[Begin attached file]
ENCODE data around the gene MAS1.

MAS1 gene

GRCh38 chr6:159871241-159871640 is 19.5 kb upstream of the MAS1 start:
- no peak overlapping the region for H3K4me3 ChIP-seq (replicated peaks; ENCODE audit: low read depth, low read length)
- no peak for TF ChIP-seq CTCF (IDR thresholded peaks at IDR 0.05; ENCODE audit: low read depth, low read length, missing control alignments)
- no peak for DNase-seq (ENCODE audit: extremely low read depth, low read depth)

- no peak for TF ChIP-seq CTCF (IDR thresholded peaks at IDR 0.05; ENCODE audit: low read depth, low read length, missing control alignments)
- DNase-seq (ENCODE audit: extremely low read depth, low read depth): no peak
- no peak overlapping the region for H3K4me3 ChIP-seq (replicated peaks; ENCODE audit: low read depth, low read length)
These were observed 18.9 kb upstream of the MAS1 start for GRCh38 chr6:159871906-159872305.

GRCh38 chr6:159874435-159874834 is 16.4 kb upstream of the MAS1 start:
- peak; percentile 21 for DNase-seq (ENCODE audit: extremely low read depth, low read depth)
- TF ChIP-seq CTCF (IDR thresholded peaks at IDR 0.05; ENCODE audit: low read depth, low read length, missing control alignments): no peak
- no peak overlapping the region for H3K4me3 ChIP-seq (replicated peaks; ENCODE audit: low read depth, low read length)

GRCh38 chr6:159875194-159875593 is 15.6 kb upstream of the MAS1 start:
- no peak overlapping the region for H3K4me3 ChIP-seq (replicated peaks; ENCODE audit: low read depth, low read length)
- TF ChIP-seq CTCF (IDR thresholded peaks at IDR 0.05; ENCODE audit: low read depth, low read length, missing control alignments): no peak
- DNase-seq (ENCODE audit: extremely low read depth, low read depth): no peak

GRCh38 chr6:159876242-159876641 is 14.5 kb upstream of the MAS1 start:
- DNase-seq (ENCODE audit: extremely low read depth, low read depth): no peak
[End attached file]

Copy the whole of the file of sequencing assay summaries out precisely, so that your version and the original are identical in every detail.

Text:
ENCODE data around the gene MAS1.

MAS1 gene

GRCh38 chr6:159871241-159871640 is 19.5 kb upstream of the MAS1 start:
- no peak overlapping the region for H3K4me3 ChIP-seq (replicated peaks; ENCODE audit: low read depth, low read length)
- no peak for TF ChIP-seq CTCF (IDR thresholded peaks at IDR 0.05; ENCODE audit: low read depth, low read length, missing control alignments)
- no peak for DNase-seq (ENCODE audit: extremely low read depth, low read depth)

- no peak for TF ChIP-seq CTCF (IDR thresholded peaks at IDR 0.05; ENCODE audit: low read depth, low read length, missing control alignments)
- DNase-seq (ENCODE audit: extremely low read depth, low read depth): no peak
- no peak overlapping the region for H3K4me3 ChIP-seq (replicated peaks; ENCODE audit: low read depth, low read length)
These were observed 18.9 kb upstream of the MAS1 start for GRCh38 chr6:159871906-159872305.

GRCh38 chr6:159874435-159874834 is 16.4 kb upstream of the MAS1 start:
- peak; percentile 21 for DNase-seq (ENCODE audit: extremely low read depth, low read depth)
- TF ChIP-seq CTCF (IDR thresholded peaks at IDR 0.05; ENCODE audit: low read depth, low read length, missing control alignments): no peak
- no peak overlapping the region for H3K4me3 ChIP-seq (replicated peaks; ENCODE audit: low read depth, low read length)

GRCh38 chr6:159875194-159875593 is 15.6 kb upstream of the MAS1 start:
- no peak overlapping the region for H3K4me3 ChIP-seq (replicated peaks; ENCODE audit: low read depth, low read length)
- TF ChIP-seq CTCF (IDR thresholded peaks at IDR 0.05; ENCODE audit: low read depth, low read length, missing control alignments): no peak
- DNase-seq (ENCODE audit: extremely low read depth, low read depth): no peak

GRCh38 chr6:159876242-159876641 is 14.5 kb upstream of the MAS1 start:
- DNase-seq (ENCODE audit: extremely low read depth, low read depth): no peak